A Wintery Penguin Tutorial


We got about 6 to 8 inches of snow in Chicago this weekend, so to celebrate, I thought a wintry penguin design would be in order. This little fellow doesn’t mind the wind and the snow at all. He likes it much better than his human counterparts, even if he does wear a hat and scarf. (My husband kindly helped me out with this design, but he wasn’t allowed to smile because icebergs look odd with wrinkles.)


TAG one-stroke split Bluebird
Diamond FX white
Diamond FX black
Paradise light blue
Paradise red
TAG orange
#1 round brush
#2 round brush
#5 round brush
1/2-inch flat brush


1. Begin by making the iceberg with your 1/2-inch flat brush and Paradise light blue. Load your brush from the light side of the TAG Bluebird one-stroke split cake. Starting with the top row with the white side of your brush on the top, make several rows of wave shapes at the base of the iceberg.


Load your #5 round brush with white and paint the top of the iceberg white, pulling strokes down toward the bottom of the iceberg.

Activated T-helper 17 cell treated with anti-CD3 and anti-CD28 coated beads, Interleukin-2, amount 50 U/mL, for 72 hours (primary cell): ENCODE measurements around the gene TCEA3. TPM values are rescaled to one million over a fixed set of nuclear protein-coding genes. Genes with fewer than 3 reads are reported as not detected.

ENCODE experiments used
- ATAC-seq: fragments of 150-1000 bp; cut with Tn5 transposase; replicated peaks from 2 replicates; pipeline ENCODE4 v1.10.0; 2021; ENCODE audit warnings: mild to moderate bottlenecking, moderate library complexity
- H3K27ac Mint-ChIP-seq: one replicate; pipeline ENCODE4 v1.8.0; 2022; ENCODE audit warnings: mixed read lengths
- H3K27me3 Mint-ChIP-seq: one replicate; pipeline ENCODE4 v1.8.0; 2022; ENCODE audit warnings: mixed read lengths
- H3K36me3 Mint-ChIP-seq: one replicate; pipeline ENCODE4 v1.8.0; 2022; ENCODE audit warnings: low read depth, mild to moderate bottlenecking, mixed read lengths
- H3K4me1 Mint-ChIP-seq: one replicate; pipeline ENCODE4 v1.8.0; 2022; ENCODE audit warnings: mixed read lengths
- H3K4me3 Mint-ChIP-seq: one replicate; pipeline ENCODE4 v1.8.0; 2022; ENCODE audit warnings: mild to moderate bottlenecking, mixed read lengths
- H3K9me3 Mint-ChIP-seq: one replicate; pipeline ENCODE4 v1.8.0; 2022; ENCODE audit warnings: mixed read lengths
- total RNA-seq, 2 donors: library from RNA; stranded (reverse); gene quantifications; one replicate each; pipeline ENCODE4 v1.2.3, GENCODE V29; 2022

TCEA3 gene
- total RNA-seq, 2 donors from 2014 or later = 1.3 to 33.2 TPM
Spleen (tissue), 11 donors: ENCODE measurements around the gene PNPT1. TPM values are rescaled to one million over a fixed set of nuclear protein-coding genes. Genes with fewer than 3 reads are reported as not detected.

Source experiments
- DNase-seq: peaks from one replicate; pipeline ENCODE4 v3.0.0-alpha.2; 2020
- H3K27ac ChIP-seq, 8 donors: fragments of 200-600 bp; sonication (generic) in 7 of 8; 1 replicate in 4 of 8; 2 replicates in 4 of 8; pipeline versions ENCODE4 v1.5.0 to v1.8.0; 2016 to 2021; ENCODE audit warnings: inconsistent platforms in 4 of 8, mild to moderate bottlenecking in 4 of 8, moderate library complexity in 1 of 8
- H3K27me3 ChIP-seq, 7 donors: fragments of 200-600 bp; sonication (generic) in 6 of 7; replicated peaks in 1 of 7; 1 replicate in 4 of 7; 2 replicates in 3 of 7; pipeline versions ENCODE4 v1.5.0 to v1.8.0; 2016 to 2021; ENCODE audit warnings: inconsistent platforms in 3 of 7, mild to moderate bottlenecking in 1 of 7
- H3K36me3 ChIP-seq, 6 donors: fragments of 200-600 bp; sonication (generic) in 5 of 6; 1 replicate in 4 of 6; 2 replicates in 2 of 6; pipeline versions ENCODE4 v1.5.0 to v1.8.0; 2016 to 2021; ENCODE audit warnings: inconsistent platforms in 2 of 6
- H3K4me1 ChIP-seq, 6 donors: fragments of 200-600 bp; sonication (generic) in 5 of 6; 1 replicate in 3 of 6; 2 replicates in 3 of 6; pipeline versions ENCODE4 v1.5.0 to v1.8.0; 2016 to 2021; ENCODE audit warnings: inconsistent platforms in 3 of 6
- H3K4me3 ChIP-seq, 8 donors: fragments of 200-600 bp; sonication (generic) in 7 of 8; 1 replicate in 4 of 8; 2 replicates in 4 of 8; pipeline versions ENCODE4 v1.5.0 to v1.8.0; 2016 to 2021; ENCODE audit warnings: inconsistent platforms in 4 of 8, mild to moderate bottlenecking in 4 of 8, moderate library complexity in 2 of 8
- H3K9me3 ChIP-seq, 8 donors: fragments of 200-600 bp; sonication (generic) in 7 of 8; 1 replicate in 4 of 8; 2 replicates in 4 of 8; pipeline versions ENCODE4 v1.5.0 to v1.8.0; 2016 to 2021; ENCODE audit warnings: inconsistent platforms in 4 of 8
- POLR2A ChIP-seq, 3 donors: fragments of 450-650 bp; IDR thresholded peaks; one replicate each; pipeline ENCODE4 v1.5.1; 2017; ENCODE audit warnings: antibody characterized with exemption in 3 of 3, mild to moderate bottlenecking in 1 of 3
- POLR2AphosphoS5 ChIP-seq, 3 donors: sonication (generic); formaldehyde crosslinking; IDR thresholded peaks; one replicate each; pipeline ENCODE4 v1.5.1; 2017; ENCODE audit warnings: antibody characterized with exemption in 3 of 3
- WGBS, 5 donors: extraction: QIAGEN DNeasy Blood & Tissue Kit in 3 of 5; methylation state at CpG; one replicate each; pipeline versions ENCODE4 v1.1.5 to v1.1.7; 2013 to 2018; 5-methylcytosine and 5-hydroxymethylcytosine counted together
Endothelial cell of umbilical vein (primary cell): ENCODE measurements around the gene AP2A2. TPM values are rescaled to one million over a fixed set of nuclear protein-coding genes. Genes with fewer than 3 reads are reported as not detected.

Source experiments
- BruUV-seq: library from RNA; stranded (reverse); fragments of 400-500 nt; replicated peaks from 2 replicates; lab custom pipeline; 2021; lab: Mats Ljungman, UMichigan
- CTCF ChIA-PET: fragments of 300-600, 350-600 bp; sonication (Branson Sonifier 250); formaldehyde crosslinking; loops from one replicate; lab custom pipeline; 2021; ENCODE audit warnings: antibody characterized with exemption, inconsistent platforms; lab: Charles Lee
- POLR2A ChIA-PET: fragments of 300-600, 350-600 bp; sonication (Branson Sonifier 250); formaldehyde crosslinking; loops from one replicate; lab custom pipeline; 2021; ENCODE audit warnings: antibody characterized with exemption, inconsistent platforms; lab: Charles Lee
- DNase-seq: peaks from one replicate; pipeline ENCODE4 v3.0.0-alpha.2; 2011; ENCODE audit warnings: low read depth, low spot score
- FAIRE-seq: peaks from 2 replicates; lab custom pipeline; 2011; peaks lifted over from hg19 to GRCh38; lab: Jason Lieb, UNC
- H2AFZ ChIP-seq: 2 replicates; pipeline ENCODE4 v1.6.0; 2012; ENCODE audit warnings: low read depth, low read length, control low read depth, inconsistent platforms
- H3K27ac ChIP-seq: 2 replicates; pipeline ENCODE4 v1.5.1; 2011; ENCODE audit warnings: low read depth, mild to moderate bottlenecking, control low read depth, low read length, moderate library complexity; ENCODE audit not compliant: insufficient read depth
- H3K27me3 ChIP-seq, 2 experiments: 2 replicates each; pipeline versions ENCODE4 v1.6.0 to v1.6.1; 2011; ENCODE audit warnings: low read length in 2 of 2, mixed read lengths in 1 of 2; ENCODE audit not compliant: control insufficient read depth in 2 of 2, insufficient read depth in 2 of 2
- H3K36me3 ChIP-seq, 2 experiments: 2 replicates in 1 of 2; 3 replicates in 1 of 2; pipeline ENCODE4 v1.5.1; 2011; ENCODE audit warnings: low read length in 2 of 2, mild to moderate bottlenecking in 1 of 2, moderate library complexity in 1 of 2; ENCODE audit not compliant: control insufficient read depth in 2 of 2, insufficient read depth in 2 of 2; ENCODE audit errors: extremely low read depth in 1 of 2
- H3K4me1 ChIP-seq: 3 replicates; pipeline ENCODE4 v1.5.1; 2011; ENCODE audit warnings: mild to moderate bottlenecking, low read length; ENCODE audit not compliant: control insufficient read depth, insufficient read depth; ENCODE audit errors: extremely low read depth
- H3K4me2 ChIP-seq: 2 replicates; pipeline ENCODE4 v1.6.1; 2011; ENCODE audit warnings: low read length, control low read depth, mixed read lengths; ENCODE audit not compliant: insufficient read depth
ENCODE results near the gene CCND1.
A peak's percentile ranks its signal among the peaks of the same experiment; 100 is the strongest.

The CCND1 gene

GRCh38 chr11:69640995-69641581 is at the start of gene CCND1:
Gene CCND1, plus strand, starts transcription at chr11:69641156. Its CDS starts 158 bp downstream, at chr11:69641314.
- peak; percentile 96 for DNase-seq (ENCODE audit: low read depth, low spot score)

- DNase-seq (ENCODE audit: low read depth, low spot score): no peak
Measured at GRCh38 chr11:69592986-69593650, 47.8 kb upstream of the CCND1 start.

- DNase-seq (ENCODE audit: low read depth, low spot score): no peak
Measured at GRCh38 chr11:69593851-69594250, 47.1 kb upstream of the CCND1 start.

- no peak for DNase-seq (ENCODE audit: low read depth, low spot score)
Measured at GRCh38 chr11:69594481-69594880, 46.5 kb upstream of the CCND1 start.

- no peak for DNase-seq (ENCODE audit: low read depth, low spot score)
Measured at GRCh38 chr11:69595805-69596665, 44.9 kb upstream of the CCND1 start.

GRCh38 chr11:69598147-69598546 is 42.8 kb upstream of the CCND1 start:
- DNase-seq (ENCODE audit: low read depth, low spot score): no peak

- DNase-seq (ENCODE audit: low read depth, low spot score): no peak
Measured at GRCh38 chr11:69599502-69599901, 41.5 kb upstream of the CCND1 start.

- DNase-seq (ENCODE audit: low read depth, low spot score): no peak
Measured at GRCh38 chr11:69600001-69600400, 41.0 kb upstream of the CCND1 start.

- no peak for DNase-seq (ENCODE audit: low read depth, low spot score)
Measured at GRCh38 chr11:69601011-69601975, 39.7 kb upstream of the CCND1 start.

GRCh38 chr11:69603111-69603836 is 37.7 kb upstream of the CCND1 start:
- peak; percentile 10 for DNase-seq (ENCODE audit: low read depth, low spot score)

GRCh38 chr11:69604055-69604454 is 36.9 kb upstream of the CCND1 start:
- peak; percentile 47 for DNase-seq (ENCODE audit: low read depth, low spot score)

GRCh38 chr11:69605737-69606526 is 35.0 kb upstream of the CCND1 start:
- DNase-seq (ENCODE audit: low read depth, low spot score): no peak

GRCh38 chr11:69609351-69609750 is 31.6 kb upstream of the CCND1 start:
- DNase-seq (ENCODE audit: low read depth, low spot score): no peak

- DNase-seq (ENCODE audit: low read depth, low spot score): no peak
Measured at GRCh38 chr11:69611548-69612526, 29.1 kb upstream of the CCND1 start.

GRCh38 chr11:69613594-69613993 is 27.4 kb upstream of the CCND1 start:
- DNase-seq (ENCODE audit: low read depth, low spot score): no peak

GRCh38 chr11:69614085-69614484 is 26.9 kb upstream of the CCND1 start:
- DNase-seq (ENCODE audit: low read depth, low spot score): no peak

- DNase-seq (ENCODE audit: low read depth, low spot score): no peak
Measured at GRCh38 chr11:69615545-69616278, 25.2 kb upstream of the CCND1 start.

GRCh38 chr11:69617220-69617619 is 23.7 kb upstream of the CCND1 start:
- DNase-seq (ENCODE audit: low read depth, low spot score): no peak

Add an egg-shape on top of the iceberg with the white.


2. Use the #2 round to add the blocks of color for the hat, scarf, feet, and beak of the penguin using red and orange.


3. Use the #5 round brush to add windy swirls over the eye and just under the eye. I like to add details like this to cheek art, because it’s a quick and appealing way to extend a cheek art design so that it covers more of the face and makes it look more natural, touching the focal points. In this way a cheek art design doesn’t look like a small piece of art just stuck on a cheek and not really connected to the overall face shape. With the #2 round brush, add some dots and snowflakes around the design.


4. Finally, use the #1 round brush to add the black portion of the penguin and online the design carefully.


5. As a last step, use the #1 round brush to add white highlights to your design, and let it snow, let it snow, let it snow!


Beth MacKinney is the owner of and primary face painter for Face Paint Pizzazz in the NW Chicago suburbs. She also writes for as the Chicago Face Painting Examiner.